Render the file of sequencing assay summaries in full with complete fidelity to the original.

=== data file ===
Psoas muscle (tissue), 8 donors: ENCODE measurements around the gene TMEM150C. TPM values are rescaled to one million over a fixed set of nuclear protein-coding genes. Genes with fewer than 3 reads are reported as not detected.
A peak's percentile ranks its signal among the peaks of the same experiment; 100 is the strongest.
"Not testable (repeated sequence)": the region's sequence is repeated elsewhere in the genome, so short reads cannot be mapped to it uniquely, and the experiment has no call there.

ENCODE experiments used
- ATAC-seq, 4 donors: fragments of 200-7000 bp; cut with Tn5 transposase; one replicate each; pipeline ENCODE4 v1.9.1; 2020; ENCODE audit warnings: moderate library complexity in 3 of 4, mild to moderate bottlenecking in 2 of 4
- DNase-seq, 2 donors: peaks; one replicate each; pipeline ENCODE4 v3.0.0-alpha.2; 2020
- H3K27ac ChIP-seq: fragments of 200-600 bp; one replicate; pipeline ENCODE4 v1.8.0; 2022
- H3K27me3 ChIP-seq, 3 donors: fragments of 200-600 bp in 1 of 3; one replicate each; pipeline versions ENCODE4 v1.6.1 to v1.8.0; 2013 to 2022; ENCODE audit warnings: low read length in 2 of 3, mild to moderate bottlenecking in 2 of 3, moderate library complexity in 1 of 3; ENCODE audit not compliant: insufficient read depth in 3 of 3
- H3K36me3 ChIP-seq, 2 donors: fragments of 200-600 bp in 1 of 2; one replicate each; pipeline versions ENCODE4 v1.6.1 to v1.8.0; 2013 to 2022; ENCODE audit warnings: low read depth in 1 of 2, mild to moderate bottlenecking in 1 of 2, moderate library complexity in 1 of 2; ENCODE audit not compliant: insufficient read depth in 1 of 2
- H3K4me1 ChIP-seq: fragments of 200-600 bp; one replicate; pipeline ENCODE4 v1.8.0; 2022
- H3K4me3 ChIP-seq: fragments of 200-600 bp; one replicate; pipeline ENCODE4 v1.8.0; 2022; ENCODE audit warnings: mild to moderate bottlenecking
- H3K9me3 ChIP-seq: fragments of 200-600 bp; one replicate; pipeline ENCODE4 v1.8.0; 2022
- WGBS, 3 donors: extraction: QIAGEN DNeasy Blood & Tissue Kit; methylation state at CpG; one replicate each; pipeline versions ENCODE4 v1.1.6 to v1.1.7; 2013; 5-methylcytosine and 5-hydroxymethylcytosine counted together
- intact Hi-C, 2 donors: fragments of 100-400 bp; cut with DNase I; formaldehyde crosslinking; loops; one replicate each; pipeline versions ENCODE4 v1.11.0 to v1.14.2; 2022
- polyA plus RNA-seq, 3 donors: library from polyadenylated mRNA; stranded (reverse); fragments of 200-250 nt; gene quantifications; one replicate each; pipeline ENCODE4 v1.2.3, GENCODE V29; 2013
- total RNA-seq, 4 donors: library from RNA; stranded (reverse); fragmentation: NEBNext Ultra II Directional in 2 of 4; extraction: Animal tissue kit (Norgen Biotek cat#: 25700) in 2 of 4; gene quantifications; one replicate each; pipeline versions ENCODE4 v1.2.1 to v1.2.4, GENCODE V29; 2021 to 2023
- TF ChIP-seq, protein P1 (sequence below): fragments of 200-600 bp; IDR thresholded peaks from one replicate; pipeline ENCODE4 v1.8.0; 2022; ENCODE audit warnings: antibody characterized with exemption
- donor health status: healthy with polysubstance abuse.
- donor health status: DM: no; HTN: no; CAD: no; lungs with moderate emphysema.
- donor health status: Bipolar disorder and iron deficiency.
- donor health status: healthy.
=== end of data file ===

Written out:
Psoas muscle (tissue), 8 donors: ENCODE measurements around the gene TMEM150C. TPM values are rescaled to one million over a fixed set of nuclear protein-coding genes. Genes with fewer than 3 reads are reported as not detected.
A peak's percentile ranks its signal among the peaks of the same experiment; 100 is the strongest.
"Not testable (repeated sequence)": the region's sequence is repeated elsewhere in the genome, so short reads cannot be mapped to it uniquely, and the experiment has no call there.

ENCODE experiments used
- ATAC-seq, 4 donors: fragments of 200-7000 bp; cut with Tn5 transposase; one replicate each; pipeline ENCODE4 v1.9.1; 2020; ENCODE audit warnings: moderate library complexity in 3 of 4, mild to moderate bottlenecking in 2 of 4
- DNase-seq, 2 donors: peaks; one replicate each; pipeline ENCODE4 v3.0.0-alpha.2; 2020
- H3K27ac ChIP-seq: fragments of 200-600 bp; one replicate; pipeline ENCODE4 v1.8.0; 2022
- H3K27me3 ChIP-seq, 3 donors: fragments of 200-600 bp in 1 of 3; one replicate each; pipeline versions ENCODE4 v1.6.1 to v1.8.0; 2013 to 2022; ENCODE audit warnings: low read length in 2 of 3, mild to moderate bottlenecking in 2 of 3, moderate library complexity in 1 of 3; ENCODE audit not compliant: insufficient read depth in 3 of 3
- H3K36me3 ChIP-seq, 2 donors: fragments of 200-600 bp in 1 of 2; one replicate each; pipeline versions ENCODE4 v1.6.1 to v1.8.0; 2013 to 2022; ENCODE audit warnings: low read depth in 1 of 2, mild to moderate bottlenecking in 1 of 2, moderate library complexity in 1 of 2; ENCODE audit not compliant: insufficient read depth in 1 of 2
- H3K4me1 ChIP-seq: fragments of 200-600 bp; one replicate; pipeline ENCODE4 v1.8.0; 2022
- H3K4me3 ChIP-seq: fragments of 200-600 bp; one replicate; pipeline ENCODE4 v1.8.0; 2022; ENCODE audit warnings: mild to moderate bottlenecking
- H3K9me3 ChIP-seq: fragments of 200-600 bp; one replicate; pipeline ENCODE4 v1.8.0; 2022
- WGBS, 3 donors: extraction: QIAGEN DNeasy Blood & Tissue Kit; methylation state at CpG; one replicate each; pipeline versions ENCODE4 v1.1.6 to v1.1.7; 2013; 5-methylcytosine and 5-hydroxymethylcytosine counted together
- intact Hi-C, 2 donors: fragments of 100-400 bp; cut with DNase I; formaldehyde crosslinking; loops; one replicate each; pipeline versions ENCODE4 v1.11.0 to v1.14.2; 2022
- polyA plus RNA-seq, 3 donors: library from polyadenylated mRNA; stranded (reverse); fragments of 200-250 nt; gene quantifications; one replicate each; pipeline ENCODE4 v1.2.3, GENCODE V29; 2013
- total RNA-seq, 4 donors: library from RNA; stranded (reverse); fragmentation: NEBNext Ultra II Directional in 2 of 4; extraction: Animal tissue kit (Norgen Biotek cat#: 25700) in 2 of 4; gene quantifications; one replicate each; pipeline versions ENCODE4 v1.2.1 to v1.2.4, GENCODE V29; 2021 to 2023
- TF ChIP-seq, protein P1 (sequence below): fragments of 200-600 bp; IDR thresholded peaks from one replicate; pipeline ENCODE4 v1.8.0; 2022; ENCODE audit warnings: antibody characterized with exemption
- donor health status: healthy with polysubstance abuse.
- donor health status: DM: no; HTN: no; CAD: no; lungs with moderate emphysema.
- donor health status: Bipolar disorder and iron deficiency.
- donor health status: healthy.